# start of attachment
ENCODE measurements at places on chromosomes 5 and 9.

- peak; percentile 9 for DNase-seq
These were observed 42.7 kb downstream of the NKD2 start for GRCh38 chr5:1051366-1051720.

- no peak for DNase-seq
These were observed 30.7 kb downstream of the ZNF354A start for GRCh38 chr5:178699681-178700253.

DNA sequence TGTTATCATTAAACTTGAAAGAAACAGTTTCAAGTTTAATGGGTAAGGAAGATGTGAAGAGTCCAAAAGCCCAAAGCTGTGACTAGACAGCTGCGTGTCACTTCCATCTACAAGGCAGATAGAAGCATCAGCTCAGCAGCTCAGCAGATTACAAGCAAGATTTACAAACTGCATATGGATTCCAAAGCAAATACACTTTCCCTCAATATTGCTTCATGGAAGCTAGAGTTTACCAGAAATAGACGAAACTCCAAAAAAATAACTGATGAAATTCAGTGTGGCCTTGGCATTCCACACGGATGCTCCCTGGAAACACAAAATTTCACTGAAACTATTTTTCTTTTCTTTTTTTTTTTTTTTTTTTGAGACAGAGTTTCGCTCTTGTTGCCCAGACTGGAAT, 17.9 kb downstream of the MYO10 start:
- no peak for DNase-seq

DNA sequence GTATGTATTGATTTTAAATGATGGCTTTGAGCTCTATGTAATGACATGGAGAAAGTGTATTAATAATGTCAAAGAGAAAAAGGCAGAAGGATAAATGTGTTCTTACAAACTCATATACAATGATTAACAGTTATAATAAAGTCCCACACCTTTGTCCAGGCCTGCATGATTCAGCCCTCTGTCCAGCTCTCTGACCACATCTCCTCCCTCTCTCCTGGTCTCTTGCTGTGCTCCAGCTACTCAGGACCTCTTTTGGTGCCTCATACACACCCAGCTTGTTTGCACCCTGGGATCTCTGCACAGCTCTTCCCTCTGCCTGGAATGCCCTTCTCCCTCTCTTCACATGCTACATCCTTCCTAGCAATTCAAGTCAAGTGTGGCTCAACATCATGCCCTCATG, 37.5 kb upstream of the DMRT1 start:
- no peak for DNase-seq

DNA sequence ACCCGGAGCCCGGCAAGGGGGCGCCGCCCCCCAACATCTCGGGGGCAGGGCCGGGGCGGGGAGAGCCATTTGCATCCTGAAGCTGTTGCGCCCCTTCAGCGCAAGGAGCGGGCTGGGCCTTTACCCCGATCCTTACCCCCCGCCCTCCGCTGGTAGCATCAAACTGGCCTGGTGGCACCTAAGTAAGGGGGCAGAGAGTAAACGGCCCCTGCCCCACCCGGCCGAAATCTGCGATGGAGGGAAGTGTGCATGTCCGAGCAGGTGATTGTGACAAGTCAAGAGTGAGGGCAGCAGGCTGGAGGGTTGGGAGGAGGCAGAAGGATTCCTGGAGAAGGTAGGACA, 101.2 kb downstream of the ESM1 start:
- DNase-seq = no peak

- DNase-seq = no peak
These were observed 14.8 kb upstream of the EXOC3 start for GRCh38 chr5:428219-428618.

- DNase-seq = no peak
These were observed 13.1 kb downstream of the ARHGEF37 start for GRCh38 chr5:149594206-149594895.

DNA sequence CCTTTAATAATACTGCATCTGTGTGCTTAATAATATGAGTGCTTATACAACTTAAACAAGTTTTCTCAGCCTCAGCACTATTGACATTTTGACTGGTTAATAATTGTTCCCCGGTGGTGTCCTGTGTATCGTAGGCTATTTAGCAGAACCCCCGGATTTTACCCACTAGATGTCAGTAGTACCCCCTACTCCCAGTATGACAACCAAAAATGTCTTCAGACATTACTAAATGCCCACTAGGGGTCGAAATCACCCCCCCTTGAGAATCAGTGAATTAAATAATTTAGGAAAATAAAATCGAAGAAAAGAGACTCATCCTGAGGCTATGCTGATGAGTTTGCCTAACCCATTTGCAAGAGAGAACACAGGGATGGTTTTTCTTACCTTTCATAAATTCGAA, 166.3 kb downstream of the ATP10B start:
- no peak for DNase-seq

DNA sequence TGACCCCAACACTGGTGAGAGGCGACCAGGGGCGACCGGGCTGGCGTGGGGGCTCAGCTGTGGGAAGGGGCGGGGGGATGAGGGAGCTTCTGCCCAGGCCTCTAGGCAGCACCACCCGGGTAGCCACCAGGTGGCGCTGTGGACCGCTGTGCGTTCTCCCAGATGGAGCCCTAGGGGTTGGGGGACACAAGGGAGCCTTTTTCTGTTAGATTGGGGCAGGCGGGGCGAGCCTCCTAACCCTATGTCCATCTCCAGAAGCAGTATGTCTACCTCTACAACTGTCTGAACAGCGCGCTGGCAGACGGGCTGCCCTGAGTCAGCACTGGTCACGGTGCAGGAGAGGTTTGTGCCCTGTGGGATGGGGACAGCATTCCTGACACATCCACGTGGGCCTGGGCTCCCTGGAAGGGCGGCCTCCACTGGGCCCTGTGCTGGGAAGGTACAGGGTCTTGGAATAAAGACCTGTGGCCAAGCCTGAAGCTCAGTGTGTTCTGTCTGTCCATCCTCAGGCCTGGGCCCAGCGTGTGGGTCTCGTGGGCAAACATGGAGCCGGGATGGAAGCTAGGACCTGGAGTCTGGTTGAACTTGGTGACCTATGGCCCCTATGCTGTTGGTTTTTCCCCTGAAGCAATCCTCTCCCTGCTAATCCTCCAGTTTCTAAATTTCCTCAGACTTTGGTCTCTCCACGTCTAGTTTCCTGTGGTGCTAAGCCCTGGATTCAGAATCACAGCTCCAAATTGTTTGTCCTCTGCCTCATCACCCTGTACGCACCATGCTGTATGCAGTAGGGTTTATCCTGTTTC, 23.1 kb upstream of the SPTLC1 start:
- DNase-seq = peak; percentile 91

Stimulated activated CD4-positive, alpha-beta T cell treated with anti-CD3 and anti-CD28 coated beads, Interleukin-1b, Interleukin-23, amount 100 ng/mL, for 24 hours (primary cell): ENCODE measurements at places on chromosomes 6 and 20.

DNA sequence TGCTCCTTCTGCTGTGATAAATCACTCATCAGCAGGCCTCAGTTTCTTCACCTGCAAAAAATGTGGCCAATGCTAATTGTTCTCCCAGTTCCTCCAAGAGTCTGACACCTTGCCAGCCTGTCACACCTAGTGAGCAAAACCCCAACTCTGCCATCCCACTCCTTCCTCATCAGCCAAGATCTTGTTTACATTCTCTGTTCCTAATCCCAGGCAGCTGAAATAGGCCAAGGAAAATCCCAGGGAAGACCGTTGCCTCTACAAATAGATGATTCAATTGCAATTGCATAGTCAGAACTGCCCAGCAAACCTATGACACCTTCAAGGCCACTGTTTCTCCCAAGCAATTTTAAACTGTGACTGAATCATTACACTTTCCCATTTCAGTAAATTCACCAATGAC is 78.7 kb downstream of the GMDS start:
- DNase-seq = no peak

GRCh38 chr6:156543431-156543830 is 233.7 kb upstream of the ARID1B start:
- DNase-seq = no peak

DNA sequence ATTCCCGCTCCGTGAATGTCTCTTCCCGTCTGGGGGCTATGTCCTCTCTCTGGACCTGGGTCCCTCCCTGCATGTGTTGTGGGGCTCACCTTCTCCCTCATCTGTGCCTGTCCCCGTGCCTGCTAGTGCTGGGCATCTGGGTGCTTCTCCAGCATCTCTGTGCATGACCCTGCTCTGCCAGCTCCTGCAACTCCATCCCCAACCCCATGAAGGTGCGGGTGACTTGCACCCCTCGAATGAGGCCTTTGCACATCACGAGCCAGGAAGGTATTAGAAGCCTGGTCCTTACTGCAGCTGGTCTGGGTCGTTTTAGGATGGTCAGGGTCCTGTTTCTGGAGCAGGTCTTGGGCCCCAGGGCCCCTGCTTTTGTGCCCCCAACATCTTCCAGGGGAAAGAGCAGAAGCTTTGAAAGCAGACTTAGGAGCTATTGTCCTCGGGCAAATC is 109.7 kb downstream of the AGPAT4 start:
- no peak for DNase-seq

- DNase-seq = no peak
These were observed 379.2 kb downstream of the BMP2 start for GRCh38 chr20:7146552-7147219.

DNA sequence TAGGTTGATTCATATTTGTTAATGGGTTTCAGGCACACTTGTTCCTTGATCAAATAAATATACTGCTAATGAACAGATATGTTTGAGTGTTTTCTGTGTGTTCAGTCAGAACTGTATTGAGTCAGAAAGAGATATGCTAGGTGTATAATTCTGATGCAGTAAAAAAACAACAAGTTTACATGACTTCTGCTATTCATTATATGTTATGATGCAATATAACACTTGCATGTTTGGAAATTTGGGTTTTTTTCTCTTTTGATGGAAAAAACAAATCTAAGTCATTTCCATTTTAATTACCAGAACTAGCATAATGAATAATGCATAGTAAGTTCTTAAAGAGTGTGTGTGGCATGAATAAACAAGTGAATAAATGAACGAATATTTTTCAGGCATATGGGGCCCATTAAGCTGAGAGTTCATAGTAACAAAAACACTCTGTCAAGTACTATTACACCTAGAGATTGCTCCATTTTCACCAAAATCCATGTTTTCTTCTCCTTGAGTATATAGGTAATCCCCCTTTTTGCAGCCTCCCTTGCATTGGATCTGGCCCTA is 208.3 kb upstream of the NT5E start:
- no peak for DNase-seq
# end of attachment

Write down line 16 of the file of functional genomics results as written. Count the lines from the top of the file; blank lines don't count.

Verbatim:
DNA sequence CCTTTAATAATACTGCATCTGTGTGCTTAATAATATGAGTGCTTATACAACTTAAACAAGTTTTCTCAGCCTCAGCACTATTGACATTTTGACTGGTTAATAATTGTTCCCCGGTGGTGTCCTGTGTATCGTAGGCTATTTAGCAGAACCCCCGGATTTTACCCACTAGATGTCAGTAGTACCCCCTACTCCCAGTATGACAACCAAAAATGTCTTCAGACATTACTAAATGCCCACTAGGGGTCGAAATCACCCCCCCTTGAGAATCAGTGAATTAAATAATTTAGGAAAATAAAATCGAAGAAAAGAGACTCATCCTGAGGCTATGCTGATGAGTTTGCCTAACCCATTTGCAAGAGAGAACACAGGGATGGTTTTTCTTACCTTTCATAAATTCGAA, 166.3 kb downstream of the ATP10B start: